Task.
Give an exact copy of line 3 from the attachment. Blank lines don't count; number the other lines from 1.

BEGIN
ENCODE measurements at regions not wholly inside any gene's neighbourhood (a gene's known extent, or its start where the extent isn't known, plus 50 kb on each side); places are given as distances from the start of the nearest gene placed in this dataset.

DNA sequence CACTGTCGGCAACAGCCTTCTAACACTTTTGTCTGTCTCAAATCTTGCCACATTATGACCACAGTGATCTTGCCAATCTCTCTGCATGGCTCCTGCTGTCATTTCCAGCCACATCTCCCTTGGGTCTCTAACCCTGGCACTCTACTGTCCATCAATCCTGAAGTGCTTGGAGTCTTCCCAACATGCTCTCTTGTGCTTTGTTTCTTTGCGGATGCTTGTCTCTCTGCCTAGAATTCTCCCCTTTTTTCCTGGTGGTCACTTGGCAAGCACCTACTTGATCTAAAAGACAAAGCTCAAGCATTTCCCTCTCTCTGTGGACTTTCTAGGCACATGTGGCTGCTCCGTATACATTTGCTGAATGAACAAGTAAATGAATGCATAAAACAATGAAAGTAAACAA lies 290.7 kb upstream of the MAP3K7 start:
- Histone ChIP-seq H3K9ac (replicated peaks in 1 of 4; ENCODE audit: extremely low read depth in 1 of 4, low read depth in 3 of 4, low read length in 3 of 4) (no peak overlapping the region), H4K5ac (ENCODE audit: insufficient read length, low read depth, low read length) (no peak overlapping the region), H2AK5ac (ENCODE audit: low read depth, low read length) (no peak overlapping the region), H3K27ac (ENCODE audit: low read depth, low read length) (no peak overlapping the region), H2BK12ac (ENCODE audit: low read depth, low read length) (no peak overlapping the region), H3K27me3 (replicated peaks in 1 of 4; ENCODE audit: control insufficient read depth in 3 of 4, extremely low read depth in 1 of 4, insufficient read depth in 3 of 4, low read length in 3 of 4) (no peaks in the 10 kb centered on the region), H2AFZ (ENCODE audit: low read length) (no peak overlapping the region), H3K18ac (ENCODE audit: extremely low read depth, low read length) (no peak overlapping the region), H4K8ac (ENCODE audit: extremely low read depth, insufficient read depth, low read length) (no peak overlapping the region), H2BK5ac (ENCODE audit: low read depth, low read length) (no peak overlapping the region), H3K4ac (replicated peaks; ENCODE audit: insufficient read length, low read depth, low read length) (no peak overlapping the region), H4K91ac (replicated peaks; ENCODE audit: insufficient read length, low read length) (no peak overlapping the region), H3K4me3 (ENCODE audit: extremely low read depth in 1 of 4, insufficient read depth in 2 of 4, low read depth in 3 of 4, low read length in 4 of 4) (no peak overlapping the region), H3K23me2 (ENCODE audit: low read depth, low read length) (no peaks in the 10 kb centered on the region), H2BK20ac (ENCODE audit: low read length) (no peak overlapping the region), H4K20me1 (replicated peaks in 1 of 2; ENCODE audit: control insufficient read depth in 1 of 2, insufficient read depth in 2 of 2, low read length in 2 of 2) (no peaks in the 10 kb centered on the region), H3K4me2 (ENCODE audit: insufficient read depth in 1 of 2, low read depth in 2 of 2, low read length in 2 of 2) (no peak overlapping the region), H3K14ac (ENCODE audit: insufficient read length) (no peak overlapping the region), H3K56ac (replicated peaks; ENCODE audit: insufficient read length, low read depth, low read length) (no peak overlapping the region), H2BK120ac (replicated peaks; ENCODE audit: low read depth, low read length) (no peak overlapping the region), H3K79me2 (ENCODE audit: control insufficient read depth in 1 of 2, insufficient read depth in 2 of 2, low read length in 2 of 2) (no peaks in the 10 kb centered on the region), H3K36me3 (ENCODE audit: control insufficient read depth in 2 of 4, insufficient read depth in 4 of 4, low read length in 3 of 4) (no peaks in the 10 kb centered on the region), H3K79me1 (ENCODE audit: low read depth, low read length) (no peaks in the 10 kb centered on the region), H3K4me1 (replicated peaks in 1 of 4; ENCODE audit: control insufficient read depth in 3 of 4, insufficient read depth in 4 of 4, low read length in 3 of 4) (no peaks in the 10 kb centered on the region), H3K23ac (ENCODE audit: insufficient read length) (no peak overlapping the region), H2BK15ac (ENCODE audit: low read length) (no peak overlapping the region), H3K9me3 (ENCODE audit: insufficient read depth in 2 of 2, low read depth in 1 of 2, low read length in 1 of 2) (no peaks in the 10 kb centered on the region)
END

- Histone ChIP-seq H3K9ac (replicated peaks in 1 of 4; ENCODE audit: extremely low read depth in 1 of 4, low read depth in 3 of 4, low read length in 3 of 4) (no peak overlapping the region), H4K5ac (ENCODE audit: insufficient read length, low read depth, low read length) (no peak overlapping the region), H2AK5ac (ENCODE audit: low read depth, low read length) (no peak overlapping the region), H3K27ac (ENCODE audit: low read depth, low read length) (no peak overlapping the region), H2BK12ac (ENCODE audit: low read depth, low read length) (no peak overlapping the region), H3K27me3 (replicated peaks in 1 of 4; ENCODE audit: control insufficient read depth in 3 of 4, extremely low read depth in 1 of 4, insufficient read depth in 3 of 4, low read length in 3 of 4) (no peaks in the 10 kb centered on the region), H2AFZ (ENCODE audit: low read length) (no peak overlapping the region), H3K18ac (ENCODE audit: extremely low read depth, low read length) (no peak overlapping the region), H4K8ac (ENCODE audit: extremely low read depth, insufficient read depth, low read length) (no peak overlapping the region), H2BK5ac (ENCODE audit: low read depth, low read length) (no peak overlapping the region), H3K4ac (replicated peaks; ENCODE audit: insufficient read length, low read depth, low read length) (no peak overlapping the region), H4K91ac (replicated peaks; ENCODE audit: insufficient read length, low read length) (no peak overlapping the region), H3K4me3 (ENCODE audit: extremely low read depth in 1 of 4, insufficient read depth in 2 of 4, low read depth in 3 of 4, low read length in 4 of 4) (no peak overlapping the region), H3K23me2 (ENCODE audit: low read depth, low read length) (no peaks in the 10 kb centered on the region), H2BK20ac (ENCODE audit: low read length) (no peak overlapping the region), H4K20me1 (replicated peaks in 1 of 2; ENCODE audit: control insufficient read depth in 1 of 2, insufficient read depth in 2 of 2, low read length in 2 of 2) (no peaks in the 10 kb centered on the region), H3K4me2 (ENCODE audit: insufficient read depth in 1 of 2, low read depth in 2 of 2, low read length in 2 of 2) (no peak overlapping the region), H3K14ac (ENCODE audit: insufficient read length) (no peak overlapping the region), H3K56ac (replicated peaks; ENCODE audit: insufficient read length, low read depth, low read length) (no peak overlapping the region), H2BK120ac (replicated peaks; ENCODE audit: low read depth, low read length) (no peak overlapping the region), H3K79me2 (ENCODE audit: control insufficient read depth in 1 of 2, insufficient read depth in 2 of 2, low read length in 2 of 2) (no peaks in the 10 kb centered on the region), H3K36me3 (ENCODE audit: control insufficient read depth in 2 of 4, insufficient read depth in 4 of 4, low read length in 3 of 4) (no peaks in the 10 kb centered on the region), H3K79me1 (ENCODE audit: low read depth, low read length) (no peaks in the 10 kb centered on the region), H3K4me1 (replicated peaks in 1 of 4; ENCODE audit: control insufficient read depth in 3 of 4, insufficient read depth in 4 of 4, low read length in 3 of 4) (no peaks in the 10 kb centered on the region), H3K23ac (ENCODE audit: insufficient read length) (no peak overlapping the region), H2BK15ac (ENCODE audit: low read length) (no peak overlapping the region), H3K9me3 (ENCODE audit: insufficient read depth in 2 of 2, low read depth in 1 of 2, low read length in 1 of 2) (no peaks in the 10 kb centered on the region)